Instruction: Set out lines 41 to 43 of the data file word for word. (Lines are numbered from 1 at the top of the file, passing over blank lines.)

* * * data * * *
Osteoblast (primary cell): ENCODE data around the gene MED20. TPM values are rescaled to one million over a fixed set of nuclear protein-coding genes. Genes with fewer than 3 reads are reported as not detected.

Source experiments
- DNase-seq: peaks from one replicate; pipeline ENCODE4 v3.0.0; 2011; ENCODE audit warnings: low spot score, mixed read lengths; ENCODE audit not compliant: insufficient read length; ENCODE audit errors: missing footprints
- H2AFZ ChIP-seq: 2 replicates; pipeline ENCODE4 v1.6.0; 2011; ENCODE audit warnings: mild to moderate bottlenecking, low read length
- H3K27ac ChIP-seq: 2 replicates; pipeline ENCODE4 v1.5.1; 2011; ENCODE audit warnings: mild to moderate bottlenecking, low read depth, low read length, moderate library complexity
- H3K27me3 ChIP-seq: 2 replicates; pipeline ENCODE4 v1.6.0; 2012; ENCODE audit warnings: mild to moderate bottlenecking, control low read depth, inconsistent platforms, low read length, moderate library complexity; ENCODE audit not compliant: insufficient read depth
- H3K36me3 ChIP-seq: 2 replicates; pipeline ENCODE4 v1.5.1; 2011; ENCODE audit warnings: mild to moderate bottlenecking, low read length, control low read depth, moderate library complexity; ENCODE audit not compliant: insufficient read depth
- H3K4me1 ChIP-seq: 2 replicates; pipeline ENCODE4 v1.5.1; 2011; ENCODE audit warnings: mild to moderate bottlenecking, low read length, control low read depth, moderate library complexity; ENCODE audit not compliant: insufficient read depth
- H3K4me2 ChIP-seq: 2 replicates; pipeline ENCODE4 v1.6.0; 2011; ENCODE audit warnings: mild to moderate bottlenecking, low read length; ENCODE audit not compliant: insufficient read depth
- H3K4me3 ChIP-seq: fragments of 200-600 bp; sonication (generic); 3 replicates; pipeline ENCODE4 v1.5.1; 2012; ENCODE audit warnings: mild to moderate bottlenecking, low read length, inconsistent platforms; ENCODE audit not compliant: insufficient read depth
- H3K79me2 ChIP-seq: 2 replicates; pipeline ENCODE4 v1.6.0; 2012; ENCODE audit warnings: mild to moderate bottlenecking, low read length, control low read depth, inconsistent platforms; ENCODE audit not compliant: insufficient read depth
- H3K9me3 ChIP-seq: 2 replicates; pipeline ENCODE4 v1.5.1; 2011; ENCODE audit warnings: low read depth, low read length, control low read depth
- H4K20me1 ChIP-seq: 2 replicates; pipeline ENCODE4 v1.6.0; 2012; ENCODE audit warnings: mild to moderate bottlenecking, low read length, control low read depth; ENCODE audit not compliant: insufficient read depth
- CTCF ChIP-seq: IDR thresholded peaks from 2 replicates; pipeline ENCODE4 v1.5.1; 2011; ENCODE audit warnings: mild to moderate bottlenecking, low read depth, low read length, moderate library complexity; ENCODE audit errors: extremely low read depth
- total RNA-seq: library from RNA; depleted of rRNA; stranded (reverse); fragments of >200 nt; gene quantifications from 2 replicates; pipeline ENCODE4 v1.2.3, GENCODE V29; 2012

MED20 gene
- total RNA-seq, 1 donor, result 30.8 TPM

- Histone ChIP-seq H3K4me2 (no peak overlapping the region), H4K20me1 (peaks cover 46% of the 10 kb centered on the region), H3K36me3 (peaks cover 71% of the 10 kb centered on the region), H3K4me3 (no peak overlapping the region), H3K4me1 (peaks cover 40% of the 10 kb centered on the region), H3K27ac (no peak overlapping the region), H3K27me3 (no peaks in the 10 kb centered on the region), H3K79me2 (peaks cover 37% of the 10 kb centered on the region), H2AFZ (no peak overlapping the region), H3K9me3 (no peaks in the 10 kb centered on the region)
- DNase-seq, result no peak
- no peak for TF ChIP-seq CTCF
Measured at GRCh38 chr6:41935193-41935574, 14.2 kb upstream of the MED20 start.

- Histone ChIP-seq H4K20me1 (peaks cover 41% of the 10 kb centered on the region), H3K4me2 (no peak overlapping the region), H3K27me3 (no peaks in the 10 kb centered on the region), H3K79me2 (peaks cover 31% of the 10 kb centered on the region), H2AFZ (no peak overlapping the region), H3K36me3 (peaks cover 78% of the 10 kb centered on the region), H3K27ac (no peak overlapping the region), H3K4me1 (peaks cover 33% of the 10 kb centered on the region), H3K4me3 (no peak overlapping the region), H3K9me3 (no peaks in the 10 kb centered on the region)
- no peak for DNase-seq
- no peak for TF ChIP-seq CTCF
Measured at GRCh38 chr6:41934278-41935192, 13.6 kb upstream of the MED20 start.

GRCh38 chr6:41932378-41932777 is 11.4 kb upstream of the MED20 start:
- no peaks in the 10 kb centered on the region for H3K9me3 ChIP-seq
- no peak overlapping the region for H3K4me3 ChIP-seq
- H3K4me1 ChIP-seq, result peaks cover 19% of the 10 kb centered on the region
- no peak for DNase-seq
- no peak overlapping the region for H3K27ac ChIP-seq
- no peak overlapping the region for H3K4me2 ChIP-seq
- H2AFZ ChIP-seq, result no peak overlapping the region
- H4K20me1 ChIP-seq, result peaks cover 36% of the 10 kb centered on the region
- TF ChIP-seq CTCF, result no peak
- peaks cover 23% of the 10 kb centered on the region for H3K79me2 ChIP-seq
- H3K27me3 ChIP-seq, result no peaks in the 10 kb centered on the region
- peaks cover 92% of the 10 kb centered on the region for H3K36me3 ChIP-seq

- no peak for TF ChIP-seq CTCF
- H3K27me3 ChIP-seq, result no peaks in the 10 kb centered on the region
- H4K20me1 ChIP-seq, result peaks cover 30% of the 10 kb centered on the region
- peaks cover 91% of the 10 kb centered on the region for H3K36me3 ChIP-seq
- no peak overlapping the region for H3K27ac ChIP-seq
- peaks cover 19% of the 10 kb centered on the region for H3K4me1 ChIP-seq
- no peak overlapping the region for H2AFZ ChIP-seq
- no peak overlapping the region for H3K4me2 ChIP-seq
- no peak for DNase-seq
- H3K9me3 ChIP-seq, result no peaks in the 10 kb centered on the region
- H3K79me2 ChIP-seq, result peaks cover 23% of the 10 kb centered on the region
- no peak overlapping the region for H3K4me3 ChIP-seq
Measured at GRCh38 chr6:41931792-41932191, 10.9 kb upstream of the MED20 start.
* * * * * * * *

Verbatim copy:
- H4K20me1 ChIP-seq, result peaks cover 30% of the 10 kb centered on the region
- peaks cover 91% of the 10 kb centered on the region for H3K36me3 ChIP-seq
- no peak overlapping the region for H3K27ac ChIP-seq